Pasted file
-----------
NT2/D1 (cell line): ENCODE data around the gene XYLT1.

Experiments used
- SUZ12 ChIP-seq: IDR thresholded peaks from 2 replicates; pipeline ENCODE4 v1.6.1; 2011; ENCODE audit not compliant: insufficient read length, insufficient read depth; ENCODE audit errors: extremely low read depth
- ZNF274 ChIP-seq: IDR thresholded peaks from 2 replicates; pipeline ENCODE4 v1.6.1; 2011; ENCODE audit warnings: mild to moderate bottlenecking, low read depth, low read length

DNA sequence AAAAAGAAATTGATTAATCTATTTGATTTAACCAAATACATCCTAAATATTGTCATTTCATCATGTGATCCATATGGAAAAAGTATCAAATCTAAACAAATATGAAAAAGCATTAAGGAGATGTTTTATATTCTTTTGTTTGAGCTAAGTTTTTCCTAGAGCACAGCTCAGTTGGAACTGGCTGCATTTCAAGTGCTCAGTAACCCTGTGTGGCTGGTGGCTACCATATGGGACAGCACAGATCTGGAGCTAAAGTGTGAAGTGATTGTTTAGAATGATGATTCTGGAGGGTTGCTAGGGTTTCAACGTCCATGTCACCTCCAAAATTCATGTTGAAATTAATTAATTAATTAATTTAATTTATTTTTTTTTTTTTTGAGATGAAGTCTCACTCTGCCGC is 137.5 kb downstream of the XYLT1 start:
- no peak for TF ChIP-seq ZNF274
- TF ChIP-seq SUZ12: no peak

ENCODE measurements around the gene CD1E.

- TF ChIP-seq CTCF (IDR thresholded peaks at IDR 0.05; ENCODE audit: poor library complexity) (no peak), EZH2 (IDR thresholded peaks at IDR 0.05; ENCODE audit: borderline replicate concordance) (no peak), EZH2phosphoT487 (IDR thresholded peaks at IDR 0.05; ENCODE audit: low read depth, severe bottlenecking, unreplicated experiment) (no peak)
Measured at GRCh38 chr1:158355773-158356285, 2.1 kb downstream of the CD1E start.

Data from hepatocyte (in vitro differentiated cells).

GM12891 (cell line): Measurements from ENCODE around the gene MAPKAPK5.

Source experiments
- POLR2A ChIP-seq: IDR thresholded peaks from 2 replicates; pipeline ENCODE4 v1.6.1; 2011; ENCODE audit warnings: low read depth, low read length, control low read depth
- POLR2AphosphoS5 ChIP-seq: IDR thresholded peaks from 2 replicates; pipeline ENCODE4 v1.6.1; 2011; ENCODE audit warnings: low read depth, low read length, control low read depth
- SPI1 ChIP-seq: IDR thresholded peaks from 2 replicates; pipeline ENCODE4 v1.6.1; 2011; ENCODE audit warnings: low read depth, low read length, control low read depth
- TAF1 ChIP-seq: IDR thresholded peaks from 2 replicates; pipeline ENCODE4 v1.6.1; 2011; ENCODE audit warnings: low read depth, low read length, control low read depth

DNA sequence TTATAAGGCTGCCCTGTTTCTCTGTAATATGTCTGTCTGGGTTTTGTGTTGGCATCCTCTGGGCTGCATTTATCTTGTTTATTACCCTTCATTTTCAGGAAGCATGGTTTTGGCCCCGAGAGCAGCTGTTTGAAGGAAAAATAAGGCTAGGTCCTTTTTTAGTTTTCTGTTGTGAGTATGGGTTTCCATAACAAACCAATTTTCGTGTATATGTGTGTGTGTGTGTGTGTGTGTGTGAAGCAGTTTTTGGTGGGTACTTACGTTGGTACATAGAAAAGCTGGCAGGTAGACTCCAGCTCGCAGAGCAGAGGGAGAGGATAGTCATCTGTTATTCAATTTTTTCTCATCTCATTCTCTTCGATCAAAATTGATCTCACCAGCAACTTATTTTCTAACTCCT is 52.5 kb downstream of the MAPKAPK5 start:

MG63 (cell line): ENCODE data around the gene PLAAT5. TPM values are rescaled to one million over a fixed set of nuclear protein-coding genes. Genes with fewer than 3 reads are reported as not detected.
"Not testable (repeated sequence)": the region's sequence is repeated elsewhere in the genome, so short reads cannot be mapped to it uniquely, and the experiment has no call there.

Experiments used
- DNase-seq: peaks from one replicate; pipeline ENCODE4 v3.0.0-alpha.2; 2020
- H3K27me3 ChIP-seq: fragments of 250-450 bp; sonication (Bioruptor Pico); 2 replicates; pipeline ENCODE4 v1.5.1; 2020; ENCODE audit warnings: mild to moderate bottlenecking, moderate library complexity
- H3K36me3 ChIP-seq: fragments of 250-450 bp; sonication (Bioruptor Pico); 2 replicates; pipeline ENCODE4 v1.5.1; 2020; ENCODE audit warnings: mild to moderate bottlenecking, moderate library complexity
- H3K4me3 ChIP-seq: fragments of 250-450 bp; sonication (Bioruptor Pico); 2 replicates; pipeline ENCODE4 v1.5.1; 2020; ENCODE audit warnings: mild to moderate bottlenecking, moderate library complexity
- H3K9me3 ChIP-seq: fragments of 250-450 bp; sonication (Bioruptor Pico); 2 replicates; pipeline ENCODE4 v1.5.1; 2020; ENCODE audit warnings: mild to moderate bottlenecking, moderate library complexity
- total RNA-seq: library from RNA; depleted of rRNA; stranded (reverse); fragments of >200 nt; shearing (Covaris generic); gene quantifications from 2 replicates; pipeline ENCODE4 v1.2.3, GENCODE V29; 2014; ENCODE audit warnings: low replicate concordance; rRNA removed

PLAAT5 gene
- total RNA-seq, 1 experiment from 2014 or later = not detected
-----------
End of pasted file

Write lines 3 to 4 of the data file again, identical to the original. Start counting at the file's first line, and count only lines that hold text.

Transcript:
- SUZ12 ChIP-seq: IDR thresholded peaks from 2 replicates; pipeline ENCODE4 v1.6.1; 2011; ENCODE audit not compliant: insufficient read length, insufficient read depth; ENCODE audit errors: extremely low read depth
- ZNF274 ChIP-seq: IDR thresholded peaks from 2 replicates; pipeline ENCODE4 v1.6.1; 2011; ENCODE audit warnings: mild to moderate bottlenecking, low read depth, low read length